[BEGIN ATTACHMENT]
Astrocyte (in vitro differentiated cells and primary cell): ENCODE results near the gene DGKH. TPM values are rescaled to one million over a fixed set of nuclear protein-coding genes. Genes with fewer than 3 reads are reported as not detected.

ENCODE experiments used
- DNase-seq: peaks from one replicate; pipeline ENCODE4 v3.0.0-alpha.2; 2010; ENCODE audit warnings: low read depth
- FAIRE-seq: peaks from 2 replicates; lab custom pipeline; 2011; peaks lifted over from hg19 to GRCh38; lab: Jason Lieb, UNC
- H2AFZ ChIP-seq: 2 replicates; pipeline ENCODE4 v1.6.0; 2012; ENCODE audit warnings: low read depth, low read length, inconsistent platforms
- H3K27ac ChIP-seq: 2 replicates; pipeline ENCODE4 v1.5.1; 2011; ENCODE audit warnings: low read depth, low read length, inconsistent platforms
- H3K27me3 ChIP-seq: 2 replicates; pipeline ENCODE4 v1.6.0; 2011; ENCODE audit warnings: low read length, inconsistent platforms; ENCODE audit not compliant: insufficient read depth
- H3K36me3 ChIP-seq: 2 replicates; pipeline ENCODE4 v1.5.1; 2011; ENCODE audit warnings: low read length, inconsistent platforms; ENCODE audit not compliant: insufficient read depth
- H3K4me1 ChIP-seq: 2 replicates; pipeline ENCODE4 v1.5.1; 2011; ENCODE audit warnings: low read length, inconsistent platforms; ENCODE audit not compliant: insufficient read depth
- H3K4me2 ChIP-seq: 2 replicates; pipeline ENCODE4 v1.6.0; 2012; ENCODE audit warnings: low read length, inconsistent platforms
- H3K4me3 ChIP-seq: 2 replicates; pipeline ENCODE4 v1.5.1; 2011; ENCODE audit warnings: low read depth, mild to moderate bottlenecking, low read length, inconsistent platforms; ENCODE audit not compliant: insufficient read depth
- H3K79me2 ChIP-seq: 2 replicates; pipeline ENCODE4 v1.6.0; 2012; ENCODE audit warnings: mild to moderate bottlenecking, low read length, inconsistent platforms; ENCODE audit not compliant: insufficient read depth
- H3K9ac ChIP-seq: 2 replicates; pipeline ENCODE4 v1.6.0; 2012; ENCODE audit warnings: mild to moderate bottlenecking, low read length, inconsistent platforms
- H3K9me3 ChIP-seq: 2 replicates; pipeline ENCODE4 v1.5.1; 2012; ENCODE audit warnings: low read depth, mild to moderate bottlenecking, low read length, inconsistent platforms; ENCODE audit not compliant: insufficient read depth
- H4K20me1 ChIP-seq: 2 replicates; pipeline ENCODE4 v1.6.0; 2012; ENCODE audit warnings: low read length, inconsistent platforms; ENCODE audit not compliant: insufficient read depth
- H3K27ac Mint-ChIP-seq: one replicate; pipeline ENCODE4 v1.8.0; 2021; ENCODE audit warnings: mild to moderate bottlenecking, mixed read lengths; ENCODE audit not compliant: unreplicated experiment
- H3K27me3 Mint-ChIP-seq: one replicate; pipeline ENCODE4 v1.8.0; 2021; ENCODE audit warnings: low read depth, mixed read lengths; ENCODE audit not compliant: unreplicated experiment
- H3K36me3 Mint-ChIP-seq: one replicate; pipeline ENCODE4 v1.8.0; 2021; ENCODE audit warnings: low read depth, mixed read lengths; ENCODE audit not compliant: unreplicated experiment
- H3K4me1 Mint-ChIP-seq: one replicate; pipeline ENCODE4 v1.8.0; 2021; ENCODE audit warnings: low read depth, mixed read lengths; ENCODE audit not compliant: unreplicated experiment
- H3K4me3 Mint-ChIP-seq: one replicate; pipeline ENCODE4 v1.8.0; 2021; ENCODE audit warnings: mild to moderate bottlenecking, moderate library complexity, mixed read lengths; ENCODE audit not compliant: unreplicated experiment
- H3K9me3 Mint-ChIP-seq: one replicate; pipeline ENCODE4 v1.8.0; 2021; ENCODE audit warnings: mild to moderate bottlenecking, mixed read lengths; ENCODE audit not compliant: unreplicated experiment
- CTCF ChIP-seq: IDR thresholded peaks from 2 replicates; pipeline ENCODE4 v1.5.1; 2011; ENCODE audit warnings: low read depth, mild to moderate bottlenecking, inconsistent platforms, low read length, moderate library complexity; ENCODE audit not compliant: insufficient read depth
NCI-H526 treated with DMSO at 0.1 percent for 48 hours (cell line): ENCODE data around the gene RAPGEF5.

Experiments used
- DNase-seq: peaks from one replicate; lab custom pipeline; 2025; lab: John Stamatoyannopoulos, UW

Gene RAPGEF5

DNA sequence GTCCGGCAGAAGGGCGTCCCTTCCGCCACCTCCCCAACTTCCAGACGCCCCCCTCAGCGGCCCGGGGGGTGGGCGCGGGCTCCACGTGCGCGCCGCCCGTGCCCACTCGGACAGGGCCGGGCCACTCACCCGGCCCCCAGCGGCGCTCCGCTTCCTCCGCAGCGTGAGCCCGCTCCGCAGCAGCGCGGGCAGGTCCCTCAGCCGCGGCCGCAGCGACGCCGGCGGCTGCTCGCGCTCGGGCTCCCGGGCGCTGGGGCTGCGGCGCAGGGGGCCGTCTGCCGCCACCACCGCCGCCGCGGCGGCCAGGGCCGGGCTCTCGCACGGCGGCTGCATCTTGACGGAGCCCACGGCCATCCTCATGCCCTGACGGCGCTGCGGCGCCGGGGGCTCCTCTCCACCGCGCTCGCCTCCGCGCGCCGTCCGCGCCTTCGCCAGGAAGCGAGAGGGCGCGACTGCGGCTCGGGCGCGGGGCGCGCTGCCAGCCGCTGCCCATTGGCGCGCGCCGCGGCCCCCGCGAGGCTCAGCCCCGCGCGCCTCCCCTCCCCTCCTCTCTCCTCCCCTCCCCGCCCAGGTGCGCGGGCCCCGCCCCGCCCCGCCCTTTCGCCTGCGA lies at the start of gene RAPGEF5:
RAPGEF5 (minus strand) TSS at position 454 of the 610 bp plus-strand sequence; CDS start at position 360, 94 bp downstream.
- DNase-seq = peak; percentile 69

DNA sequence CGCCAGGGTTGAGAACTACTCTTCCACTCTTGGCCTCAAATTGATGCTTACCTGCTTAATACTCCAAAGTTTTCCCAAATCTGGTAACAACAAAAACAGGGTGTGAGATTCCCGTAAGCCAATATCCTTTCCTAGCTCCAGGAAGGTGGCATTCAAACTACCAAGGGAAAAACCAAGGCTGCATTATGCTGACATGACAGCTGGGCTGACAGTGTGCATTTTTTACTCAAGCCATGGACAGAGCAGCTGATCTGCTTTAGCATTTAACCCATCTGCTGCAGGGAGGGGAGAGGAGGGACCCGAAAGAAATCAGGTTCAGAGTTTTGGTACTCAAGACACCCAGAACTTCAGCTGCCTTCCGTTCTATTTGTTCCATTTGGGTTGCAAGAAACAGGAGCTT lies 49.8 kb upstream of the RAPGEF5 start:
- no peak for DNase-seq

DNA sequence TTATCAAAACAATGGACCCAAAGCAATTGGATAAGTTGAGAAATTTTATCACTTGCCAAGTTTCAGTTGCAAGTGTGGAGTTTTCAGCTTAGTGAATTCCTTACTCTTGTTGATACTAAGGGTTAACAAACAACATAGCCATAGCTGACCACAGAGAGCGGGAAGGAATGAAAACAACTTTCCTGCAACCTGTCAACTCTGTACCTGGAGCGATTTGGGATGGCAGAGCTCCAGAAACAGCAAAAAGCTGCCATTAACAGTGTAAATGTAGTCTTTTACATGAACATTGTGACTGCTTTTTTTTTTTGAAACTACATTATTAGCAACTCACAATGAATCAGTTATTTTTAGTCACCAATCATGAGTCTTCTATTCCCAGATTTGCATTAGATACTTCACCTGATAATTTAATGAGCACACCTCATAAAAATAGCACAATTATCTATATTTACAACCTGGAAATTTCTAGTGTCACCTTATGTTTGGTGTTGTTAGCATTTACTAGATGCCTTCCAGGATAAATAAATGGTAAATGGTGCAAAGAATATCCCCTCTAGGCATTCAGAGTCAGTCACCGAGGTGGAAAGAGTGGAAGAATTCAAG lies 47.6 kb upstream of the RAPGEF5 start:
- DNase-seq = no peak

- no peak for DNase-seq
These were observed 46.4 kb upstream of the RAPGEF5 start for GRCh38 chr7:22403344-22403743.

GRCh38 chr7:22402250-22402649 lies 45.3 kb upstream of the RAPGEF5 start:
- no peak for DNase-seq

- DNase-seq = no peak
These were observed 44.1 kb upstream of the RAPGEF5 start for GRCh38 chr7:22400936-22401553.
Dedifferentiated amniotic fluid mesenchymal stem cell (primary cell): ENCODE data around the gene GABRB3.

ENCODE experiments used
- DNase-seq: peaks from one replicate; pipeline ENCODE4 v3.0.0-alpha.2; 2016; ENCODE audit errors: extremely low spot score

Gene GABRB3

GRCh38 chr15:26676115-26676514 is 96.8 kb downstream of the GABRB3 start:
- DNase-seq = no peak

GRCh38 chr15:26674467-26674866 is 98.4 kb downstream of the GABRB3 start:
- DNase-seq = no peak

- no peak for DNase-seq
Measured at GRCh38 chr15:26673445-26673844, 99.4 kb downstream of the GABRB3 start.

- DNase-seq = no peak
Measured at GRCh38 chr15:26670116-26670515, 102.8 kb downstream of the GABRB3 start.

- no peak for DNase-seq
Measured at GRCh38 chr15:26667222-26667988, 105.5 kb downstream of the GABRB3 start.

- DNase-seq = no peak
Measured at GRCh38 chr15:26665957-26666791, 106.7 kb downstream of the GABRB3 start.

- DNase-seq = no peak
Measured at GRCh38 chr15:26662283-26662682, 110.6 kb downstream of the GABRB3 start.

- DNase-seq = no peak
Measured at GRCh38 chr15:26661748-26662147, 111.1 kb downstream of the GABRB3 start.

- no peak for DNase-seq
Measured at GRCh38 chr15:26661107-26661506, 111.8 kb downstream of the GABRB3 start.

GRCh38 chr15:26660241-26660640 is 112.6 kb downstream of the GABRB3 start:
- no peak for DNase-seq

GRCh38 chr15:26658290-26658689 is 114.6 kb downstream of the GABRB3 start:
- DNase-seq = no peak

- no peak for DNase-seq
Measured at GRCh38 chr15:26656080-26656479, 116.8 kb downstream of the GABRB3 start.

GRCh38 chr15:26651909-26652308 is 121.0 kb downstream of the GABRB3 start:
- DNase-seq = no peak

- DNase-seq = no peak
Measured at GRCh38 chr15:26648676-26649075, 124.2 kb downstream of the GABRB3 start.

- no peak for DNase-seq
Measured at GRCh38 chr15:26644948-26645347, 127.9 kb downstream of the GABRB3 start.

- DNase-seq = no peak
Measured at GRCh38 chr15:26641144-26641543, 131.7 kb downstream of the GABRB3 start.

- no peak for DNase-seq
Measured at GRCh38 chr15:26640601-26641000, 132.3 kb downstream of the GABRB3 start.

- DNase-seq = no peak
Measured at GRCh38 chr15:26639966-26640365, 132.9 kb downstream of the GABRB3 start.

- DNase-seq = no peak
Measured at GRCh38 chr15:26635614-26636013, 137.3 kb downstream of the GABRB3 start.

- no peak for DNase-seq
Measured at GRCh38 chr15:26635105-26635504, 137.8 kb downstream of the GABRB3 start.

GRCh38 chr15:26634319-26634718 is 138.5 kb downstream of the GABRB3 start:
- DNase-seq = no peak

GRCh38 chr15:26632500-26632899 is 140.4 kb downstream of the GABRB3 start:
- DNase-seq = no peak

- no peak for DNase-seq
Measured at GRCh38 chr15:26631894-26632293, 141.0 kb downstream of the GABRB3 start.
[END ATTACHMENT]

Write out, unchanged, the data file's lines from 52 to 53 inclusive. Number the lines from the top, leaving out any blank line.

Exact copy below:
- no peak for DNase-seq
Measured at GRCh38 chr15:26667222-26667988, 105.5 kb downstream of the GABRB3 start.